Moody Garden’s Pyramid Rainforest

Rainforest-pyramid

The Pyramid Rainforest at Moody Gardens in Galveston, Texas

There are many levels of exotic plants and animals and birds on the walk

through the pyramid.

Charlie, do you remember the butterfly enclosure?  You were walking behind me when you kept telling

me to touch one.  I didn’t think you were serious since I never saw a tame butterfly.

When I looked back, you really were touching them!

I never paid much attention to butterflies.

They remind me too much of the ugly, dusty gray moths that I thought were creepy as a child.

I don’t remember whether you were with me when I saw these monkeys.

The keeper was trying to get them to go back in the building.

They were running around among the guests and causing a bit of a stir.

Some people were frightened of them.

I was fascinated by their incredible faces and hands.

Now they are the ultimate exotic animal, but I think they could be aggressive,

and they may be endangered as are many of the animals in the exhibits.

I asked the keeper about the species, but I am so deaf that I couldn’t hear what she said!

I did not linger long at the Dragon exhibit.

I noticed that the dragons were behind glass and wire.

Ugh!  These guys are scary.

When that curious big Komodo started checking out the lunch menu,

my own lizard brain kicked in, and I moved right along!

🙂

The Scarlet Ibis and the Macaws were the only birds that I saw in the Rainforest Pyramid.

The two sitting together are said to hold hands!

I saw the odd bird’s nest, but I have to ask Rob Ainslie of The Photographic Journey of Bulldog.

If you haven’t visited his blog, you are missing some of the very best wildlife photography

and informed, humorous narrative on South Africa to be found anywhere!

This Blue and Gold Macaw does not live in the Rainforest Pyramid.

He is displayed in the biggest dome cage I ever saw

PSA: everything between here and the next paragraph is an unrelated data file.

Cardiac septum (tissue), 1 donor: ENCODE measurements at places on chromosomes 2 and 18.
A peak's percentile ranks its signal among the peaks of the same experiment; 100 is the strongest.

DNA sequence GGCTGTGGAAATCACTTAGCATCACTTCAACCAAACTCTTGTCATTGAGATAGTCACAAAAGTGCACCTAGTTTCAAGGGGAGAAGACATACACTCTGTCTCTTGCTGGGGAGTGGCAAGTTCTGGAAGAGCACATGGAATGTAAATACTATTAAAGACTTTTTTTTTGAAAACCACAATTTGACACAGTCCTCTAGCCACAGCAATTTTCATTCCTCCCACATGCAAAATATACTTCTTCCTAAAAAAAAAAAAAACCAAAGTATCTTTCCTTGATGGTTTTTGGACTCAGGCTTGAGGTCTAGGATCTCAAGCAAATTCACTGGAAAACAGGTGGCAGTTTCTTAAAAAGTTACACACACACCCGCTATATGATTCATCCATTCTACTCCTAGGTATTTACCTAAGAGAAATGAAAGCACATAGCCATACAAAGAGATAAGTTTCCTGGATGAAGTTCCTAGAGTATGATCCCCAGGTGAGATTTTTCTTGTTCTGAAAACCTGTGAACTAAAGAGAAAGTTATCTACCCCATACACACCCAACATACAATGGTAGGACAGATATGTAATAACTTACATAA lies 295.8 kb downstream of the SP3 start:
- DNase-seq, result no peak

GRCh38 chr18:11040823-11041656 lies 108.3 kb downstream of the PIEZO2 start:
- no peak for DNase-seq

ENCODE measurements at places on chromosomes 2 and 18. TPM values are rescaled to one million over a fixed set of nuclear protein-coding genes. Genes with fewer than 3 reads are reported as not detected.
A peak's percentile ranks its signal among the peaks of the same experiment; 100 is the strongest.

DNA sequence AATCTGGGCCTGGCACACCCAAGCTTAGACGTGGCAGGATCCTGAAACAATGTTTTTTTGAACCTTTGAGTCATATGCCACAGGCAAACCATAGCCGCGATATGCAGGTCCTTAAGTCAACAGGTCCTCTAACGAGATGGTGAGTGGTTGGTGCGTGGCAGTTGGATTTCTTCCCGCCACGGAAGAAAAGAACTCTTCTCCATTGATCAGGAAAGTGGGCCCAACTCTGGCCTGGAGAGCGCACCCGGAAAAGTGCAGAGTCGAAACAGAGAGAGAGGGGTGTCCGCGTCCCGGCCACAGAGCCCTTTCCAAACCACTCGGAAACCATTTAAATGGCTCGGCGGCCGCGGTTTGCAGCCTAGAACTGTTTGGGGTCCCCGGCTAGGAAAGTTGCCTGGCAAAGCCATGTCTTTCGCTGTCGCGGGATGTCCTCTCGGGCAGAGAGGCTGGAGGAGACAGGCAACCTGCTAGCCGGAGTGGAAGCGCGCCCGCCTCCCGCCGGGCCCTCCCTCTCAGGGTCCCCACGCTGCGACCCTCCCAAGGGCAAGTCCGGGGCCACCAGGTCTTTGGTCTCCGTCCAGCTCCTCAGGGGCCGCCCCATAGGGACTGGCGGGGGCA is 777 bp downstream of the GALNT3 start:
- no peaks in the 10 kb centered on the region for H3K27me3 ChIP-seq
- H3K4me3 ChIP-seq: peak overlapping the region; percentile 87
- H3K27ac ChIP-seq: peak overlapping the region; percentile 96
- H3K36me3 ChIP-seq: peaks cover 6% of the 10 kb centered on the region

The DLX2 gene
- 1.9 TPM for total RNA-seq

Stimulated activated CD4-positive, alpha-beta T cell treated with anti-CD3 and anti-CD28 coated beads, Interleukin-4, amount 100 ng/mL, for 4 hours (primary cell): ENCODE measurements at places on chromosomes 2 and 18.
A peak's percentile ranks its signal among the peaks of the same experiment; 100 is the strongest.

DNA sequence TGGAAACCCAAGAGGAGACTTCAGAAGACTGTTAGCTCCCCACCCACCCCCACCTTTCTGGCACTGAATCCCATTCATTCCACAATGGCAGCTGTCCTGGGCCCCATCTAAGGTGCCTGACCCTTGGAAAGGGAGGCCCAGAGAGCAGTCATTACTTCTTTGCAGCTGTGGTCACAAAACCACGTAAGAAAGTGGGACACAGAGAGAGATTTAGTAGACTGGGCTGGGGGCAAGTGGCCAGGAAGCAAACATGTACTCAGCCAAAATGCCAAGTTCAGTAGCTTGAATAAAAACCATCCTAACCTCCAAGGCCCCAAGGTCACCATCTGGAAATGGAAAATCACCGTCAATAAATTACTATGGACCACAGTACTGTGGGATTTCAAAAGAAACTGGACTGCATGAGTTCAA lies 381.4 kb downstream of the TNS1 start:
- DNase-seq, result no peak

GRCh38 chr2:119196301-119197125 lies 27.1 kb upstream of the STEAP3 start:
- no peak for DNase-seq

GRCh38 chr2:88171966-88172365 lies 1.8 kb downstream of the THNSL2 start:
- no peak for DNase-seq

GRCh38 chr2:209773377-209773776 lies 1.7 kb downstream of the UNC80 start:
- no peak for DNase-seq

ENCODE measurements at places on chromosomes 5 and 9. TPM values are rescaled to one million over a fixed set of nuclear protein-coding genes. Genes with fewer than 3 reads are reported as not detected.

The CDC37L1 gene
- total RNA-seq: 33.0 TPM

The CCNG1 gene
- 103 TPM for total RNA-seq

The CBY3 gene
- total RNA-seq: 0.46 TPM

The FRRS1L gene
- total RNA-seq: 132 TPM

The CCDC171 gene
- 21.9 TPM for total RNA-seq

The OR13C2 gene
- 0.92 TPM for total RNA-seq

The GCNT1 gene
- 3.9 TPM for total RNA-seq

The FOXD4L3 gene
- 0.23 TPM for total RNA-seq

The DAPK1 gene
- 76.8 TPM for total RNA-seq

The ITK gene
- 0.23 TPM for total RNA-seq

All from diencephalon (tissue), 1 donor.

in the San Luis hotel.

I encountered him on my search for a bar.

I was in desperate need of a fountain coke, but I stopped to visit with him.

🙂

27 Comments on “Moody Garden’s Pyramid Rainforest

  1. I won tickets to the Moody Gardens in Galveston, TX in 2016. Oh my…what a wonderful place. I’ve been going through my photos and they make me want to revisit and take more. I loved your account of the visit you made and your photos are awesome!

    Like

  2. I had no idea that you weren’t a fan of Butterflies. But – I can see how you are not.
    I used to think that moths were ugly butterflies.
    Please don’t tell them that I said that. 😉
    Such great captures of beautiful creatures.
    {Hugs}

    Like

  3. These are absolutely amazing photographs. They reveal you close affinity for your subjects. Truly amazing. I wish I’d had you as a role model when I was Charlie’s age.

    Like

  4. What a fantastic adventure for you! The photos are stunning! I have to admit that I have never been to the Moody Gardens even though they are so close.

    Like

  5. I started out to say “awesome perspective of the pyramid, but then I kept scrolling down and each photo is fantastic… really. Which camera were you using? You’d better not say “just the Lumix”… 😀

    Like

    • You can see the pyramids (the rainforest and the aquarium) from blocks away. They are huge, tall structures. Thanks for the kind words about the photos. I never use the Lumix. It was the D5200. I simply cannot “get into the frame” without a viewfinder. I feel as if I can’t “see” what I want to see. I feel separate and awkward using it. There wasn’t much light in some of the areas. That is a really interesting place to visit. 🙂

      Like

  6. I was surprised to read that you didn’t appreciate the dragons George … what gives? I assumed a Dragon lover like yourself would quibble … a dragon is a dragon … No? D

    Liked by 1 person